The kids sang well. The speaker was excellent. The slides were powerful. The timing was on. But something felt just a little bit off in our annual school Martin Luther King Ceremony. We held it in our Community Center, a place with good acoustics and decent enough low lighting. But it just felt too big and impersonal—the space didn’t support the energy and the intimacy it deserved. Having sung the songs in the resonant music room, the sound just wasn’t powerful enough. The Middle School kids sitting in the pull-out audience seats felt more like they were the audience at a theater show or the fans at a basketball game. Separated by arm rests, it was hard for them to feel connected. We did have the 100 elementary kids on the floor on the rug and that helped and perhaps if we had 100 more adults in the side seats, we might have filled the space with the energy it deserved. But we didn’t. And so it all felt a little flat.
That night I went to see an alum’s band at a grassroots performance space called The Red Poppy. It was a small room with folding chairs and the stage, such as it was, on the same level, with about 60 people crowded together in front and behind. The band (Taraf de Locos) was excellent— high energy Balkan and Cuban and Brazilian fusion that invited dancing after intermission. But had they played in a big theater (or a gym), it would have been a different experience all together. The small, intimate, crowded space gave it the intensity it needed.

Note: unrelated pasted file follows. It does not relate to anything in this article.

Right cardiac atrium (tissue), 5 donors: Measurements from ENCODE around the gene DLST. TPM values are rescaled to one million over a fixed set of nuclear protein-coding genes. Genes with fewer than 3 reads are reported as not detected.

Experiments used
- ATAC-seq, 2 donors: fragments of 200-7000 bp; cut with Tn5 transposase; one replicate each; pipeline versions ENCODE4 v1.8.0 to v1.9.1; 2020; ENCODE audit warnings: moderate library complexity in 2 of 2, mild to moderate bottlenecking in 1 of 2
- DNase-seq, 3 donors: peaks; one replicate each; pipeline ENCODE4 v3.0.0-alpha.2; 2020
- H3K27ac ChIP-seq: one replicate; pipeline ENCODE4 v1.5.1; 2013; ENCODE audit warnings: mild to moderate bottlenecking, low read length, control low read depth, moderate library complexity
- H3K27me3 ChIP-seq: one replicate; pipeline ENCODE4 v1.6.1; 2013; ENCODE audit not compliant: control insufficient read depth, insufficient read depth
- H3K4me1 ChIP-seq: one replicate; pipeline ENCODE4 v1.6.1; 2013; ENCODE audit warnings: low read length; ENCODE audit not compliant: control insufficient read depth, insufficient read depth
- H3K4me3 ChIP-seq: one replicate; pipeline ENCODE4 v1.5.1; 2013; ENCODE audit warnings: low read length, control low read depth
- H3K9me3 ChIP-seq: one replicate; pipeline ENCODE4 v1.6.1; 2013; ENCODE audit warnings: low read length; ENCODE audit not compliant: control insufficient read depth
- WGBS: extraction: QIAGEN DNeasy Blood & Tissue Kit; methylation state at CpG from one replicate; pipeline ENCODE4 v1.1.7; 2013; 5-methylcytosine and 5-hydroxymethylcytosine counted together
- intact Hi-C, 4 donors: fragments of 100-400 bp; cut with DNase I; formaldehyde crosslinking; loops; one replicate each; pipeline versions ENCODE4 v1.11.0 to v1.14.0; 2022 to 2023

Yeah, I know this is not a groundbreaking insight. That a performing space is an integral part of the performance. The jazz I’ve seen in big concert halls has never been as memorable as that in small clubs. Jazz itself grew in funky, crowded juke joints similar to the Red Poppy, kept growing at the Village Vanguard (where I was once seated so close to the piano that I could have played a few notes in the bass) and now is reincarnated at places like The SF Jazz Center— a bit bigger, more formal feeling, but still intimate enough to feel the vibrations of human endeavor. The culture has become so spectacle oriented, with big screen projections and such. (I often think it would be great to have an Academy Awards night in a high school auditorium some year.) The things that stir me have the intensity of intimacy, the energy of folks shoulder-to-shoulder, the feeling of huddling around a campfire.
So next year, we’re going to be crammed and crowded and uncomfortable to let Martin’s spirit fully fill the room. Yes, indeed.